*nom nom nom*
I’m eating my words, in case you couldn’t tell. Haven’t met any little princes, haven’t killed any mockingbirds.
Instead, I’ve been ambling through a book of Simon Schama‘s non-fiction writing I was given for Christmas. He’s an entertaining and witty writer who comes up with some tangible descriptions, but has a real tendency to waffle. There is a point to each essay/article/thing he writes, but I’m blowed if I know some of them were – he covers a wide variety of tangential trivia (usually history-related, but that is his field, so no surprises there), all of it following clear links from one detail to the next, but not seeming to head anywhere in particular. On the whole, I have enjoyed the book, though his art-icles about Dutch modernist painters are a bit hard to follow when one is not familiar with the artworks he cites (and I don’t have a spare ticket to the Louvre or the Guggenheim).
At other times, I’ve been reading The Magician’s Nephew to Rose Red (who does like bedtime stories). We watched a couple of the movies over Christmas, and quickly decided that they adapted the Lion, Witch, & Wardrobe better than they did Prince Caspian.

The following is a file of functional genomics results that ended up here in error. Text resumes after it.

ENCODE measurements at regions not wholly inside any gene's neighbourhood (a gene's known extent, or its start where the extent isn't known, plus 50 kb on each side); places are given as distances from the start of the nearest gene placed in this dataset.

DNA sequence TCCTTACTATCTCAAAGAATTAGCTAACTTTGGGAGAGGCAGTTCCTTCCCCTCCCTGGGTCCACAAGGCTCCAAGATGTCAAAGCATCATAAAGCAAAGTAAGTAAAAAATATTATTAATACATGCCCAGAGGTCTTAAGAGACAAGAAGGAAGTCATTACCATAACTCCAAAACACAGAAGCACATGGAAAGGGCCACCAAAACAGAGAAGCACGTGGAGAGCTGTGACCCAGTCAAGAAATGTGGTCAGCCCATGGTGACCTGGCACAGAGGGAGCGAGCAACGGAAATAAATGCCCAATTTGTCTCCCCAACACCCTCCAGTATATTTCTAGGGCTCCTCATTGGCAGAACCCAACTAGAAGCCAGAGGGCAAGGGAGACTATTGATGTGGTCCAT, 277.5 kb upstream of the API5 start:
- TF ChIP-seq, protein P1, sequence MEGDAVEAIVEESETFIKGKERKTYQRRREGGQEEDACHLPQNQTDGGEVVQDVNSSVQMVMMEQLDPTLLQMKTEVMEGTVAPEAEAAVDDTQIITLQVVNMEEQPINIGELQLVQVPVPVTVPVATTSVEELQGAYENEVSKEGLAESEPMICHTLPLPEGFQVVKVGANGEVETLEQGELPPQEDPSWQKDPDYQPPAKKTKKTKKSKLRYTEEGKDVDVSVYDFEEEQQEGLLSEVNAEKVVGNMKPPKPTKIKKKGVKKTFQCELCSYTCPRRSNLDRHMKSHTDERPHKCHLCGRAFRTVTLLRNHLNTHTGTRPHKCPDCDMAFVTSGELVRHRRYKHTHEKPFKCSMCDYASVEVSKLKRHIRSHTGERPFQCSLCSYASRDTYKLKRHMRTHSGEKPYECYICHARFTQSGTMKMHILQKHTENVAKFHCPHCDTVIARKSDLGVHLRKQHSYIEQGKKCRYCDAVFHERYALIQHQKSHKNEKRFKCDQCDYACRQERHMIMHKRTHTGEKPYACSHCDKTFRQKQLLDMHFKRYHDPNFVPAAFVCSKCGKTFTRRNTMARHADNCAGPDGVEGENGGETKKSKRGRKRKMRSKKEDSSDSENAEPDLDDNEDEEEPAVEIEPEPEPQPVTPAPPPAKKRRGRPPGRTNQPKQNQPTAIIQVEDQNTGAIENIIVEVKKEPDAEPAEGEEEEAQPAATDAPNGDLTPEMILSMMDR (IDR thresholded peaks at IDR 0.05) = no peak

I’d forgotten the avuncular tone of the narrator in the books (complete with little asides of the “you know how boring grown-ups can be” variety). It lends a certain safe distance to the narrative, so any tense situations don’t seem as scary.
It’s also interesting to see what aspects of Christianity are involved in the story*. The series as a whole has an allegorical slant, which may be more or less overt depending on the book. Being a story of the creation of Narnia, this has parallels to the story of Adam and Eve, but also to other types of creation myth (animal spirits, emergence from one world to another, etc).
The specifically Judeo-Christian ideas seem to be in terms of the selection of some animals to be Talking Beasts (related to predestination of some as “God’s Chosen People”, which is a whole other can of worms I’d rather not open), and the ideas behind the gate around the orchard, but I don’t think either comes across as proselytising a particular world-view**. It’s an unfortunate trait of us humans that what would otherwise be viewed as quite reasonable, or truthful, is mistrusted because we don’t see eye-to-eye with the person saying it.
* Full disclosure: I’m a Christian, so don’t feel the knee-jerk reaction to it, though I understand the barrier it can pose. I expect to be occasionally annoyed when I come to the His Dark Materials series, but I will do my best to be objective.
** I’d be fascinated to see if anyone has read any of the Narnia series without being aware of the Christian association and has interpreted them in light of some other myth or religion.